There isn’t much left to say about “Dancing On My Own.” We could spend hours talking about the integral role Robyn played in the rise of poptimism and the blueprint she set for everyone from Charli XCX to Carly Rae Jepsen: indie popstars who are arguably indie and barely stars. They are pop for pop music’s sake, a niche Robyn created, perhaps with this song alone. We could also waste time trying to say that this is just a song, whatever that means. “Dancing On My Own” is not just a song. It’s a great song—an all-timer to be exact. It’s in the tiny details: the way the staccato bassline is distorted just enough or the perfect number of beats in the drum break between the bridge and the final chorus. It’s also in the big picture: the way the song simmers during the verses or the emotion packed into “I’m right over here, why can’t you see me?” But most of all it’s that elusive thing about great pop songs: a melody that, no matter how many times you hear it, never gets old. I’ve heard “Dancing On My Own” hundreds of times since it came out, and yet it still hits the pleasure centers in my brain like it’s the first listen. – Ben Cohn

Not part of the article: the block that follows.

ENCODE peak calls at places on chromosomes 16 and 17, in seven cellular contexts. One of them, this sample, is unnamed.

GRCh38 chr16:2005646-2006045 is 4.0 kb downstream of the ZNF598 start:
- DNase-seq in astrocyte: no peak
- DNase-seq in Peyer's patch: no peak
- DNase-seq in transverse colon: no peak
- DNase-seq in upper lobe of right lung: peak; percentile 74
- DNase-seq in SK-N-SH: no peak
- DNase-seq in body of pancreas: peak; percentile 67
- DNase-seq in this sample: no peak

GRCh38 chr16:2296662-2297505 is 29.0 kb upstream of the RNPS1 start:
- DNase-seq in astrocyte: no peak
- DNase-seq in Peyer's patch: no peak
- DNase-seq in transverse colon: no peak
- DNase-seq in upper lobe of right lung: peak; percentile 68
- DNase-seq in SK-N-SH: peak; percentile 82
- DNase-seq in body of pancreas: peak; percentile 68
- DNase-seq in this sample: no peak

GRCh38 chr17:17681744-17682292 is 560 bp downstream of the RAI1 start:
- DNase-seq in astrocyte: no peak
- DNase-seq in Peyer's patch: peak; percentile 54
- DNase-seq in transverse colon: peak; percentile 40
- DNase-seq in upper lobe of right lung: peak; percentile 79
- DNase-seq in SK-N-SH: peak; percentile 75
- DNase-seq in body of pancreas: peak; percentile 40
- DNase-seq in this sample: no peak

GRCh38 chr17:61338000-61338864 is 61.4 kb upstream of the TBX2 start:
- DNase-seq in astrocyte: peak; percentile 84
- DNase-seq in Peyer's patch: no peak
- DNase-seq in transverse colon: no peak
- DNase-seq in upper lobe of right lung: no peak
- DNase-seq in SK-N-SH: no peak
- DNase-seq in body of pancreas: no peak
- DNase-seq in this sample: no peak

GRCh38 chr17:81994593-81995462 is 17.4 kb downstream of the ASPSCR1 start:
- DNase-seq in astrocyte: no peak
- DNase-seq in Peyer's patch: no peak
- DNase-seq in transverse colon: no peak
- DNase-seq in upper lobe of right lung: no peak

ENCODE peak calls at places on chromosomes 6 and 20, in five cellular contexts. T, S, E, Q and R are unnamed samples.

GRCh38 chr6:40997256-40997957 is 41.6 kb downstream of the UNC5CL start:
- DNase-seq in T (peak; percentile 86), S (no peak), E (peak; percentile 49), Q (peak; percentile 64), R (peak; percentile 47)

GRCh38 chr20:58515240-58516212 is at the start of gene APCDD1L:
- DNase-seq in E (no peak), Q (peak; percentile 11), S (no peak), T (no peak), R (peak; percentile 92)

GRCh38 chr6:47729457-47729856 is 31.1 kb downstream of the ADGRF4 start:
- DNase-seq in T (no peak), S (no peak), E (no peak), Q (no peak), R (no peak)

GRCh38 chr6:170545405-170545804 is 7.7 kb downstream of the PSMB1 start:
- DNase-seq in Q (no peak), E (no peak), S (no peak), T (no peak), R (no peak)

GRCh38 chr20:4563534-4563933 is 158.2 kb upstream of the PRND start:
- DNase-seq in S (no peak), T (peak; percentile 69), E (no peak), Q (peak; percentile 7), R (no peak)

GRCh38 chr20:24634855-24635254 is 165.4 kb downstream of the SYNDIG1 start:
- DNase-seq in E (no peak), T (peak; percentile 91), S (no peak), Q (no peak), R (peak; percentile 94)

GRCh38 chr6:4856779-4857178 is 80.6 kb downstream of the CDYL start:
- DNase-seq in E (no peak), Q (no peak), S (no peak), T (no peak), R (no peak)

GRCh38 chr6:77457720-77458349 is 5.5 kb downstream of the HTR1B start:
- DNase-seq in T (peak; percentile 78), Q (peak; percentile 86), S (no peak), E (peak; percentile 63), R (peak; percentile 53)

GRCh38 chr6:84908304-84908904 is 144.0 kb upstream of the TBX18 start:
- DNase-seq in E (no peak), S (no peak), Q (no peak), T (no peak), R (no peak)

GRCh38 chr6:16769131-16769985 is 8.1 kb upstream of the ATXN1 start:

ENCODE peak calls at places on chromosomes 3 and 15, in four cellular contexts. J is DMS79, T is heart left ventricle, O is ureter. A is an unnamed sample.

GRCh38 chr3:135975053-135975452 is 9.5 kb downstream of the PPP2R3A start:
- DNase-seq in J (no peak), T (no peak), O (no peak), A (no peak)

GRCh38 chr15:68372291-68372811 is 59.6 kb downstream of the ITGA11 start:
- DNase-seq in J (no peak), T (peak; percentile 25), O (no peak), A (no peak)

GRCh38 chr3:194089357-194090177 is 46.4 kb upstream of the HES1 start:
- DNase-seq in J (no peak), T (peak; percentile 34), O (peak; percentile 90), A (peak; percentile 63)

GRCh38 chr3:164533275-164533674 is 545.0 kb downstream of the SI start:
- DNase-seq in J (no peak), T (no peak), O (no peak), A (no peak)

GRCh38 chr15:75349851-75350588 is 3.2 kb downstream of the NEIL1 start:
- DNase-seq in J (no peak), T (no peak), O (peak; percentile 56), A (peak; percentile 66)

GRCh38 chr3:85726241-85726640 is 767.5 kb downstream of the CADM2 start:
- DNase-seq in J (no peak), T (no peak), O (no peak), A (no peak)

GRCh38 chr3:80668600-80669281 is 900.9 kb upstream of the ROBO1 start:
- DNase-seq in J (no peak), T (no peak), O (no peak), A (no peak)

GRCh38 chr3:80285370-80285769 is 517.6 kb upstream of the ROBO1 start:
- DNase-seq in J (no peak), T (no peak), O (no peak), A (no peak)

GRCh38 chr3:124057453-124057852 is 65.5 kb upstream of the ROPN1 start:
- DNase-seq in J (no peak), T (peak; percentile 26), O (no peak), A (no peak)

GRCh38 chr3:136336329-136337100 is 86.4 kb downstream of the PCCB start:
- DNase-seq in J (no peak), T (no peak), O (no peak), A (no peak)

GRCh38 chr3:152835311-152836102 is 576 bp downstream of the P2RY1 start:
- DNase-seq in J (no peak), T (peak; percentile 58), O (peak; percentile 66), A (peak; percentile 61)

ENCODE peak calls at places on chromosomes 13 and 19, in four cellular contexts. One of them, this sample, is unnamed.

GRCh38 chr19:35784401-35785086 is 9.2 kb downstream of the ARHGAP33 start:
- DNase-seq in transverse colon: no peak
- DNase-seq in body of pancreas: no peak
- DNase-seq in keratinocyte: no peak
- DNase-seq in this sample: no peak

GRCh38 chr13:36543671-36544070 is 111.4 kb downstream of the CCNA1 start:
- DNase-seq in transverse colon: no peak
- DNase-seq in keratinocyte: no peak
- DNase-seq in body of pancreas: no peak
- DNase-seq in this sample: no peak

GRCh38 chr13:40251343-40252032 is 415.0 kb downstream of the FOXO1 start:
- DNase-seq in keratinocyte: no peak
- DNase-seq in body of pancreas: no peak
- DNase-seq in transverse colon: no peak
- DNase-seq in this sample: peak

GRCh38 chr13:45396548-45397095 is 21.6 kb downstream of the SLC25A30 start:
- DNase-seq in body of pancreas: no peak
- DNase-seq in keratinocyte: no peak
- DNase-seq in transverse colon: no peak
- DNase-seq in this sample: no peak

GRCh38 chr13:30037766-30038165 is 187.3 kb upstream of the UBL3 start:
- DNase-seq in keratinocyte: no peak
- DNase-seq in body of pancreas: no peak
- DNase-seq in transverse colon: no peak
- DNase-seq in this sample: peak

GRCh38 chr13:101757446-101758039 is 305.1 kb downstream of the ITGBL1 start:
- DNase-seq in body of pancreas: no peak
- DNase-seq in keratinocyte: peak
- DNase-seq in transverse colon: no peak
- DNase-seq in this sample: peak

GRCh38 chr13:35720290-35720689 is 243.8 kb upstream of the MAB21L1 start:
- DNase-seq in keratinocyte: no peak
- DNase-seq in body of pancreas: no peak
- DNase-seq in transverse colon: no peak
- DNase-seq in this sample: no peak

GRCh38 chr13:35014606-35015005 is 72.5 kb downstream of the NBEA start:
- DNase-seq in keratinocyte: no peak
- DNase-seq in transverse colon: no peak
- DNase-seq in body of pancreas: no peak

2011

Mute
Mute

M83 – “Midnight City”

Pop quiz: What’s the best French synth-pop song of the 21st century?

Daft Punk’s “One More Time”? Sorry, wrong answer. “One More Time” is an absolute banger, no doubt—one that never fails to get ravers moving like John Travolta in Saturday Night Fever—but it’s a house song through and through, from its thumping four-on-the-floor beat to its breakdown to its relentless groove. It’s a classic, and it is indeed one of the best French songs of the 21st century. It just isn’t a synth-pop song.

The correct answer, M83’s “Midnight City,” is a gleaming juggernaut of a synth-pop song—the kind of synth-pop song that eats other synth-pop songs for breakfast. The secret (if anything about a track this ginormous could be called “secret”) is that it sounds like it was built for the stadium instead of the dancefloor; it packs a hook that hits with the force of an EDM drop, and its climactic, Clarence Clemons-sized saxophone solo has lost none of its capacity to thrill even nine years later. “Midnight City” is the best French synth-pop song of the 21st century, and there’s nothing else that comes close. But more than that, it’s legitimately one of the best synth-pop songs ever, from anywhere. – Jacob Nierenberg

2012

4AD
4AD

Grimes – “Oblivion”

 

This isn’t the first time a critically acclaimed female performer addressed sexual harassment and assault in song (cf. “Me and a Gun” by Tori Amos), but it might be the sunniest-sounding cut ever made about these affronts. Her wordplay could be a critique of herself or her attacker, or even a disguised swing and a miss at some actual (fictional) relationship. Meanwhile, her rumbling synth parts run a sinister parallel to her vocal chirps and coos. This moment in Grimes’ homegrown chillwave catalog is a master class in contrast. – Adam Blyweiss

2013

Glassnote
Glassnote

Chvrches – “The Mother We Share”